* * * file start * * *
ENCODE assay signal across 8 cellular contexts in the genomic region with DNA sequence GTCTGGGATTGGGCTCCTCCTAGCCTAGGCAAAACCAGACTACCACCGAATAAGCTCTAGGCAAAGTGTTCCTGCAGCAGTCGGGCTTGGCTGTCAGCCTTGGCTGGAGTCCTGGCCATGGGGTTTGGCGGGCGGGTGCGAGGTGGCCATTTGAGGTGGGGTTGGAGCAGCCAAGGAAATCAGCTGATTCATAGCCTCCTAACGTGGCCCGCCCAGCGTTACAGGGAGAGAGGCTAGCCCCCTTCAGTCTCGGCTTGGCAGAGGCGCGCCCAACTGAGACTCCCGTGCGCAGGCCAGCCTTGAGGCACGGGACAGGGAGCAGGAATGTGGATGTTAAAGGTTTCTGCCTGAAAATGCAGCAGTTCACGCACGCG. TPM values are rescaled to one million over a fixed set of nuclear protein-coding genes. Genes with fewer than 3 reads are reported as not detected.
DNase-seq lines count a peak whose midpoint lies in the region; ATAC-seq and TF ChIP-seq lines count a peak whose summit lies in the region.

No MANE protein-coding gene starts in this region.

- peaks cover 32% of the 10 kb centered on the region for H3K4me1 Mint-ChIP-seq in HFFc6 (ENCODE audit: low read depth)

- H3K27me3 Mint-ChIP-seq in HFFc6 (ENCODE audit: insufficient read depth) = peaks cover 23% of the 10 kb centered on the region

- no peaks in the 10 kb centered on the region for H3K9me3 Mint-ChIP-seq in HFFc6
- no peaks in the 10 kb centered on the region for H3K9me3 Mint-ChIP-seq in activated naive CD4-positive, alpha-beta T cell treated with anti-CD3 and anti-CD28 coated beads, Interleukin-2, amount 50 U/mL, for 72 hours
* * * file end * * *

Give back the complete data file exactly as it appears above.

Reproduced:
ENCODE assay signal across 8 cellular contexts in the genomic region with DNA sequence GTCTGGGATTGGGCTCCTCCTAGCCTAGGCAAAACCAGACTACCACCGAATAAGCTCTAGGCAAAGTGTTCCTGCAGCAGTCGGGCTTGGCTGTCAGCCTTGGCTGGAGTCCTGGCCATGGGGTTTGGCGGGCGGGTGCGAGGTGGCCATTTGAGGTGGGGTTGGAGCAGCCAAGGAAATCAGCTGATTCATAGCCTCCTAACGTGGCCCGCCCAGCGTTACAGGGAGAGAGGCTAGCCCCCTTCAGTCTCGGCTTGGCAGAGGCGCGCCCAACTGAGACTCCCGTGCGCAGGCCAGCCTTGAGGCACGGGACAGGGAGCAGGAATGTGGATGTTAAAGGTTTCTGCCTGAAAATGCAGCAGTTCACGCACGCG. TPM values are rescaled to one million over a fixed set of nuclear protein-coding genes. Genes with fewer than 3 reads are reported as not detected.
DNase-seq lines count a peak whose midpoint lies in the region; ATAC-seq and TF ChIP-seq lines count a peak whose summit lies in the region.

No MANE protein-coding gene starts in this region.

- peaks cover 32% of the 10 kb centered on the region for H3K4me1 Mint-ChIP-seq in HFFc6 (ENCODE audit: low read depth)

- H3K27me3 Mint-ChIP-seq in HFFc6 (ENCODE audit: insufficient read depth) = peaks cover 23% of the 10 kb centered on the region

- no peaks in the 10 kb centered on the region for H3K9me3 Mint-ChIP-seq in HFFc6
- no peaks in the 10 kb centered on the region for H3K9me3 Mint-ChIP-seq in activated naive CD4-positive, alpha-beta T cell treated with anti-CD3 and anti-CD28 coated beads, Interleukin-2, amount 50 U/mL, for 72 hours